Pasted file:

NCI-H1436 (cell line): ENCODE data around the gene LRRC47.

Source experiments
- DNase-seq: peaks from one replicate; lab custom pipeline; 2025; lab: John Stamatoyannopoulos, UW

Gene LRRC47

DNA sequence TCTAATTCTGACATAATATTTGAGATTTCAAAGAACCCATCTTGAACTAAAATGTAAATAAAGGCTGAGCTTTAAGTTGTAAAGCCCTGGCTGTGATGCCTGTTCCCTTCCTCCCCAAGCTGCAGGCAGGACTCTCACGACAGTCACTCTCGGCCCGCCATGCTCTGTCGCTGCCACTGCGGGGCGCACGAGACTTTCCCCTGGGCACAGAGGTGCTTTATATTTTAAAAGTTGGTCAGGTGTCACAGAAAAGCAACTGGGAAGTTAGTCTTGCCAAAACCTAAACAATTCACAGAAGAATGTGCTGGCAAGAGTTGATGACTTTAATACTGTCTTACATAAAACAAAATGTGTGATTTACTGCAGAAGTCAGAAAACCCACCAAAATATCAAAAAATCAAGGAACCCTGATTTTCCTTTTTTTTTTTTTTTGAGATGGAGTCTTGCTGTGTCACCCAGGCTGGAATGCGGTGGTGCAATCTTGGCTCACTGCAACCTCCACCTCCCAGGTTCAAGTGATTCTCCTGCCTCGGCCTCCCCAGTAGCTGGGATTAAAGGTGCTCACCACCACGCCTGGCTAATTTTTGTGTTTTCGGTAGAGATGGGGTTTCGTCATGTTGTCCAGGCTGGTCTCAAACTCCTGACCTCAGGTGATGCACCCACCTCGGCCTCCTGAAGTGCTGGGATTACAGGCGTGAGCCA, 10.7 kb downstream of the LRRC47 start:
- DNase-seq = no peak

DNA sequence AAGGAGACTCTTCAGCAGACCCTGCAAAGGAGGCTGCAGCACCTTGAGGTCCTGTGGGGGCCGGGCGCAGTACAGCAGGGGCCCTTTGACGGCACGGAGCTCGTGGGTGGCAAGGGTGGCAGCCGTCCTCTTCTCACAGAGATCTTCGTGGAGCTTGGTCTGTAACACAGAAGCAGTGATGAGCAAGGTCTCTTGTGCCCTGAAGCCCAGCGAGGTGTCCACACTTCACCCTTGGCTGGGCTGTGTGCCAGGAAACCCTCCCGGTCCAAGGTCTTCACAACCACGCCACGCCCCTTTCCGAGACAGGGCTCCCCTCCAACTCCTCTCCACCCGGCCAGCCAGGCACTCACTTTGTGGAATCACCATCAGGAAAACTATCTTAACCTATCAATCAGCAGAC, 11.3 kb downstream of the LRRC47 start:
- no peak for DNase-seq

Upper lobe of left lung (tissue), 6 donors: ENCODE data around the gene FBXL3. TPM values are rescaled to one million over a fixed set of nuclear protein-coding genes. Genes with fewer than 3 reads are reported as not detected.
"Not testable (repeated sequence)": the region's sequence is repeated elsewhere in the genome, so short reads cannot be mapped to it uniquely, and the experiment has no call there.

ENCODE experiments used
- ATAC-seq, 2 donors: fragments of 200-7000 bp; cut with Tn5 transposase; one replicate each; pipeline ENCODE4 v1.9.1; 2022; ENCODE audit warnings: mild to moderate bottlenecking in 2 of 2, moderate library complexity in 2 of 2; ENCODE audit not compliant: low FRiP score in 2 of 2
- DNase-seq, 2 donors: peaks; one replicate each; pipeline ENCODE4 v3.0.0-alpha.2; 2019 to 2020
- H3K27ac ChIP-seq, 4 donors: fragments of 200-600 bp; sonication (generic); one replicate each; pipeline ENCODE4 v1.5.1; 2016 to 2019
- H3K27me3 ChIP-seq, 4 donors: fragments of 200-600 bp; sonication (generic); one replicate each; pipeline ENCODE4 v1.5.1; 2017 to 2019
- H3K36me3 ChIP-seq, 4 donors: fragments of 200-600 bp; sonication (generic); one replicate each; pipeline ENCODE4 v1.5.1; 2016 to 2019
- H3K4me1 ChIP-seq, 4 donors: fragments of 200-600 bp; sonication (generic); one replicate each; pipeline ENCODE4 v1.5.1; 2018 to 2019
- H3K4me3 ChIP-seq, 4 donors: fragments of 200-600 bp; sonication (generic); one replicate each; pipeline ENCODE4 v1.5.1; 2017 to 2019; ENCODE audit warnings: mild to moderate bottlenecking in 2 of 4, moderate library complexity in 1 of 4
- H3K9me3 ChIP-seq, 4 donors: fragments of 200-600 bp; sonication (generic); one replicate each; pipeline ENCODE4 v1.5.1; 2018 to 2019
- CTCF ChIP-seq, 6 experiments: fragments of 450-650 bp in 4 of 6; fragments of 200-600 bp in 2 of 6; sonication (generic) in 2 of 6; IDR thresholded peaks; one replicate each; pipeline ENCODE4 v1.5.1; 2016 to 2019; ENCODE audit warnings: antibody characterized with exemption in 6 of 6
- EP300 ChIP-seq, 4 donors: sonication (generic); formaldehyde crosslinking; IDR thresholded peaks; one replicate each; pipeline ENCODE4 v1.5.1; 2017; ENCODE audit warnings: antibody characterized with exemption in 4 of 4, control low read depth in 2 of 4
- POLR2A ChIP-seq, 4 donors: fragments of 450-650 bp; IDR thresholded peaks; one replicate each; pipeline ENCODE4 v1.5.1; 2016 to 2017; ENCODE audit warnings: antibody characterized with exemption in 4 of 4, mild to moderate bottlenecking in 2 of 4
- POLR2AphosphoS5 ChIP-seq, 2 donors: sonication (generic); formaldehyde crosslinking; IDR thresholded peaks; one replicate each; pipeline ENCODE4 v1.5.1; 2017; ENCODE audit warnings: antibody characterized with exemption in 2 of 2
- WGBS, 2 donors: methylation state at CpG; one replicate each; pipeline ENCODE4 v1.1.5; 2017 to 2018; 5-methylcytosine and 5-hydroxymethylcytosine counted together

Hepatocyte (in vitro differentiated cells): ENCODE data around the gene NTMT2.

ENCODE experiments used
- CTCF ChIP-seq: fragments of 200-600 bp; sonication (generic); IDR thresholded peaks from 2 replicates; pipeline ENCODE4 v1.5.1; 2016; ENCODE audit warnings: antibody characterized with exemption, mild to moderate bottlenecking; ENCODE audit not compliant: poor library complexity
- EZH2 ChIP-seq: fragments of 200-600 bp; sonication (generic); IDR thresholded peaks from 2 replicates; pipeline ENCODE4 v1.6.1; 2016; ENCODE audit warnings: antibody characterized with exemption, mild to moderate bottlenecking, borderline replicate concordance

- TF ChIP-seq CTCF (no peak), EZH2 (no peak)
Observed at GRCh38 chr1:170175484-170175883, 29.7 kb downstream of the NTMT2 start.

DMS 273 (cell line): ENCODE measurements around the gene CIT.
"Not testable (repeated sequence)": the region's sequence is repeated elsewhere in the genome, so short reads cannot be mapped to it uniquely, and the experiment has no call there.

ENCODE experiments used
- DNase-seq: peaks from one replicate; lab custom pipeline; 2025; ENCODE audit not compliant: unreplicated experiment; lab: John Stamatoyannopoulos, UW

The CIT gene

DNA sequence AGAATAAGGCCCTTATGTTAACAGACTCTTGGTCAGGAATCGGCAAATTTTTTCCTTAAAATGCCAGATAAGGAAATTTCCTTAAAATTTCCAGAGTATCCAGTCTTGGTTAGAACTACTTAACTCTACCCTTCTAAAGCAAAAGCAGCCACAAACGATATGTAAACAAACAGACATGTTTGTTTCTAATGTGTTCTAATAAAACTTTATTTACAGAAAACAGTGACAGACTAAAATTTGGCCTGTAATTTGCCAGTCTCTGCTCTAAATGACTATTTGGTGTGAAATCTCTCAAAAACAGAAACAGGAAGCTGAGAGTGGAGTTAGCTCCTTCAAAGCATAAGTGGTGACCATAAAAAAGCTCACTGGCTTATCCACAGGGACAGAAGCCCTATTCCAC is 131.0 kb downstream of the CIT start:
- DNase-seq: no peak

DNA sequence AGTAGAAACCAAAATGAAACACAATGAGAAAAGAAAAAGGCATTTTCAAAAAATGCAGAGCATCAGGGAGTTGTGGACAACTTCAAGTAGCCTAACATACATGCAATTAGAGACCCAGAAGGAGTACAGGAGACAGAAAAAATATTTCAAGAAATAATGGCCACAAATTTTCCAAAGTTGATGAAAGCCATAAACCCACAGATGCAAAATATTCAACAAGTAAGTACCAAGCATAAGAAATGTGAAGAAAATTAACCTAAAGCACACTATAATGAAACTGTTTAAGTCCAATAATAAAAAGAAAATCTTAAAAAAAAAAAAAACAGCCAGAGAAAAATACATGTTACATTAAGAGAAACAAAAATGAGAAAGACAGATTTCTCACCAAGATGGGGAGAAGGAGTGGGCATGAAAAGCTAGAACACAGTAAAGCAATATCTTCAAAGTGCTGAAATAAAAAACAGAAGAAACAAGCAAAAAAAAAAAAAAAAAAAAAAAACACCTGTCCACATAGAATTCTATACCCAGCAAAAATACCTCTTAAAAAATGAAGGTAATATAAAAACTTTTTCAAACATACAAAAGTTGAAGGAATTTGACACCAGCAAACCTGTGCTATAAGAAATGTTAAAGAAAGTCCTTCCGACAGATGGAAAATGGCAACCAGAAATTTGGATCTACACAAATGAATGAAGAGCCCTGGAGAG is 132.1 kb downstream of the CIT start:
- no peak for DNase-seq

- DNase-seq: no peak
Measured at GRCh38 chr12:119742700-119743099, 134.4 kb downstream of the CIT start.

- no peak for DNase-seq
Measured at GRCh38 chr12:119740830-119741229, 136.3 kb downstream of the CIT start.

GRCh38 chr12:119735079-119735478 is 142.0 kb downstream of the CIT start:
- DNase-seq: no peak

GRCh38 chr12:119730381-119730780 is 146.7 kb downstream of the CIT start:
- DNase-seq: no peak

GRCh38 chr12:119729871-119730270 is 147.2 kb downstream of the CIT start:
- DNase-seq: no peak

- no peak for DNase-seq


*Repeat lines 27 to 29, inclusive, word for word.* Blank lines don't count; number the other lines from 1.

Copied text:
- CTCF ChIP-seq: fragments of 200-600 bp; sonication (generic); IDR thresholded peaks from 2 replicates; pipeline ENCODE4 v1.5.1; 2016; ENCODE audit warnings: antibody characterized with exemption, mild to moderate bottlenecking; ENCODE audit not compliant: poor library complexity
- EZH2 ChIP-seq: fragments of 200-600 bp; sonication (generic); IDR thresholded peaks from 2 replicates; pipeline ENCODE4 v1.6.1; 2016; ENCODE audit warnings: antibody characterized with exemption, mild to moderate bottlenecking, borderline replicate concordance

- TF ChIP-seq CTCF (no peak), EZH2 (no peak)